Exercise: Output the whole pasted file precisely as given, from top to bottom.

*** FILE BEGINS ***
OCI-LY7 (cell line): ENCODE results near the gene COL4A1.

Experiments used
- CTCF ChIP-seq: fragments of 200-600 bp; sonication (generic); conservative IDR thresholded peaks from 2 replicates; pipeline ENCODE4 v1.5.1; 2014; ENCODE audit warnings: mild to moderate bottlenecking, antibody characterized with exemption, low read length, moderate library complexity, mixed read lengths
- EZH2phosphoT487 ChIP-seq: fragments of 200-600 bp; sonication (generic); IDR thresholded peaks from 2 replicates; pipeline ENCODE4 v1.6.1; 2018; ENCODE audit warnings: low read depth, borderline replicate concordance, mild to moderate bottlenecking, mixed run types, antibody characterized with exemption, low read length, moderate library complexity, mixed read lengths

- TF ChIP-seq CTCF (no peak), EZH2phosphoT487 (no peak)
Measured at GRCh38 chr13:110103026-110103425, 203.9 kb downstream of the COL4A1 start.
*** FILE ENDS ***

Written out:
OCI-LY7 (cell line): ENCODE results near the gene COL4A1.

Experiments used
- CTCF ChIP-seq: fragments of 200-600 bp; sonication (generic); conservative IDR thresholded peaks from 2 replicates; pipeline ENCODE4 v1.5.1; 2014; ENCODE audit warnings: mild to moderate bottlenecking, antibody characterized with exemption, low read length, moderate library complexity, mixed read lengths
- EZH2phosphoT487 ChIP-seq: fragments of 200-600 bp; sonication (generic); IDR thresholded peaks from 2 replicates; pipeline ENCODE4 v1.6.1; 2018; ENCODE audit warnings: low read depth, borderline replicate concordance, mild to moderate bottlenecking, mixed run types, antibody characterized with exemption, low read length, moderate library complexity, mixed read lengths

- TF ChIP-seq CTCF (no peak), EZH2phosphoT487 (no peak)
Measured at GRCh38 chr13:110103026-110103425, 203.9 kb downstream of the COL4A1 start.